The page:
However, both charges were dismissed. 

In exchange, Laubach was ordered to attend anger management and parenting classes. 

We contacted both Mountain Home Police and the prosecutor in the case, but neither would comment. 

Ray said classes weren’t enough. “This guy, he needed professional help. You say he had anger management class, but I don’t think that quite covered it all said and done. You have little kids involved, obviously they should have been removed from the home.” 

He says he’s shocked that more wasn’t done to protect the child who couldn’t protect himself. 

“I think somebody did drop the ball if not somebodies,” said Ray. 

We took that concern to the Department of Health and Welfare, who released new information to us about their involvement in the case assisting with the Air Force Base Family Advocacy Program. 

They tell us they assisted the Air Force Base Family Advocacy Program. 

The caseworker reported that Laubach’s wife had moved out and said she wouldn’t return. 

So the case was closed. 

“Based on their assessment and their discussion with both parents and collateral contacts, people that were involved with the family, it was determined that there was no imminent safety issue and the case was closed, said Amanda Pena, with Idaho Department of Health and Welfare.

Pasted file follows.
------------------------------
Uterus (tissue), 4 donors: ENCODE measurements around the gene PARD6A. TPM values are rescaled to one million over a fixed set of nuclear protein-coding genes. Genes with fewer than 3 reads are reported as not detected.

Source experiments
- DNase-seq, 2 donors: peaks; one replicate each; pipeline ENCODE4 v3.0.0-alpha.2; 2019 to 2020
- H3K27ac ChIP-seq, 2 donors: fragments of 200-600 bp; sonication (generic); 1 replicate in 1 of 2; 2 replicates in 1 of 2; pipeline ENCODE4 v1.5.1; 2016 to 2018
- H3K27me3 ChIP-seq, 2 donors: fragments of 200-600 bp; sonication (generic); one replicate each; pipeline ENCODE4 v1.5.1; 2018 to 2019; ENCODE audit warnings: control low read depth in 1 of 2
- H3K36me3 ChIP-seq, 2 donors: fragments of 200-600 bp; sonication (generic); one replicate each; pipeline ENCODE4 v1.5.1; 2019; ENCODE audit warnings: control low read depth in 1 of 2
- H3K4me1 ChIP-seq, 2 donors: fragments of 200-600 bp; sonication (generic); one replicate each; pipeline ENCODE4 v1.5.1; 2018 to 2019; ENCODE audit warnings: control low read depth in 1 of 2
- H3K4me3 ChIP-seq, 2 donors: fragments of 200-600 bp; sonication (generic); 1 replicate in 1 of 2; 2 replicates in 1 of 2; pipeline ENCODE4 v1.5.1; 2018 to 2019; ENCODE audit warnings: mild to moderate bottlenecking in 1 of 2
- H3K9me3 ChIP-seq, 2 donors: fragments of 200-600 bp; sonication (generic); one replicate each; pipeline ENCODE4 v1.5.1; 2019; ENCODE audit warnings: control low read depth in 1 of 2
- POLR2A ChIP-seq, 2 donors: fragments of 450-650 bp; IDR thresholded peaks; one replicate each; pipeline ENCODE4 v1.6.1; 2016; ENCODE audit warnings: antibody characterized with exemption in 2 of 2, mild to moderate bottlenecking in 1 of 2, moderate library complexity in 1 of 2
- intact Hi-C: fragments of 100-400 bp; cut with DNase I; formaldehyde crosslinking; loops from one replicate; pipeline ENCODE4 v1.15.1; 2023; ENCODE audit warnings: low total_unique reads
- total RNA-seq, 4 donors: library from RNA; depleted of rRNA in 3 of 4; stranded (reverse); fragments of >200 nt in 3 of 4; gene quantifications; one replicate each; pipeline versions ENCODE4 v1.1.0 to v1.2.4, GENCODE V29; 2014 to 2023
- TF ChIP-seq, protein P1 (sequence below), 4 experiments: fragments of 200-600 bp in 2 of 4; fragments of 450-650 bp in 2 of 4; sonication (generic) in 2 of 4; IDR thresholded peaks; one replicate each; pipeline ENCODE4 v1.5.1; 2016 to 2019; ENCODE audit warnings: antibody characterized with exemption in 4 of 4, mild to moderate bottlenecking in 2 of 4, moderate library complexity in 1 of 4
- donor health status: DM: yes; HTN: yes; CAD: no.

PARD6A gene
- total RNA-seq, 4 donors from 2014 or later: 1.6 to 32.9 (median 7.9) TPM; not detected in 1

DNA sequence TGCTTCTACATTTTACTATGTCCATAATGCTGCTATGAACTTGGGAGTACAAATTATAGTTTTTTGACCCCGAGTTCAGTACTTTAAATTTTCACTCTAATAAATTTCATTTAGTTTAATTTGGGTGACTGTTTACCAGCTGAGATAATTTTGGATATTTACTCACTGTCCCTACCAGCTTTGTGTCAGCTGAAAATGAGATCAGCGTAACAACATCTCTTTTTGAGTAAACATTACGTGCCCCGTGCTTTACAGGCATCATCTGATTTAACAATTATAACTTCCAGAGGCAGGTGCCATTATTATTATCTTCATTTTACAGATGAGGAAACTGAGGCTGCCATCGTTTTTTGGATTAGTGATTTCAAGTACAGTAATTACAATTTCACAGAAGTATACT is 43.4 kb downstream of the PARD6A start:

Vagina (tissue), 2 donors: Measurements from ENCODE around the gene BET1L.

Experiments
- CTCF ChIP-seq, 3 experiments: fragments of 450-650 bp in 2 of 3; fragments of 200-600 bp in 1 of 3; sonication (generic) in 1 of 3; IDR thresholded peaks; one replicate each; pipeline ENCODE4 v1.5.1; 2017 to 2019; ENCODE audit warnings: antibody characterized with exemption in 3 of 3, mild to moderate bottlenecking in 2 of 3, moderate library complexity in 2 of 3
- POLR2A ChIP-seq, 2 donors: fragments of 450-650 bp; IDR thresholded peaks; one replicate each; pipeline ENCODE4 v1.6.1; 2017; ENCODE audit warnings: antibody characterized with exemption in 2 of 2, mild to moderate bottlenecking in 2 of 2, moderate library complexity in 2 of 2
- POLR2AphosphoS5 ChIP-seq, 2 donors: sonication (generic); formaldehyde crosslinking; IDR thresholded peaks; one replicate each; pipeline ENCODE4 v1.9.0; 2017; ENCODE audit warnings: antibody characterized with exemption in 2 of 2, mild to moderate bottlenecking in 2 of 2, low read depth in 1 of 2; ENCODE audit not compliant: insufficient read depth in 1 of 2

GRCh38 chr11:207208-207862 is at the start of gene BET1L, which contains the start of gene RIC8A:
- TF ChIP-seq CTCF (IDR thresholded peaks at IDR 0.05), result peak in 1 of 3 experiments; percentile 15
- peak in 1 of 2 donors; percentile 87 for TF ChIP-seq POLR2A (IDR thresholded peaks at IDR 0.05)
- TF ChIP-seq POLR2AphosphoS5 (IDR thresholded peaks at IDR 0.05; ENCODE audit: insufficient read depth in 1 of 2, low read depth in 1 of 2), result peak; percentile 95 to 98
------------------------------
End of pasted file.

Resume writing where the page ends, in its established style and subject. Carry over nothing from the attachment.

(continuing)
But Laubach’s wife and child did return and by March, Joseph was dead. 

We asked Pena if more could have been done in this case. 

“I think absent, being intimately involved. Again, the information I have is the same information you have regarding this specific case. So I don’t know that I can give you an accurate answer to that,” said Pena. 


We wanted to take a closer look at the child welfare process in Idaho, and went to the person who sees severe abuse firsthand. The medical director with St. Luke’s Children at Risk Evaluation Services, Dr. Paul McPherson is Idaho’s only child abuse pediatrician. 

Dr. McPherson reports suspected abuse to the Department of Health and Welfare and says it’s difficult to see the cases where abuse was noticed, but not stopped. 

“It’s always hard to hear that, because I just want to say, we could have prevented this worse injury, what can we do as a community to help prevent it,” said Dr. McPherson. 

Ron and Barbara are volunteers with CASA guardians. 

They’re caseworkers who investigate alongside the Department of Health of Welfare. 

“We go to the homes, we go to the schools, we attend after school functions with the children. We try to develop relationships with the kids where they will trust us,” said Ron.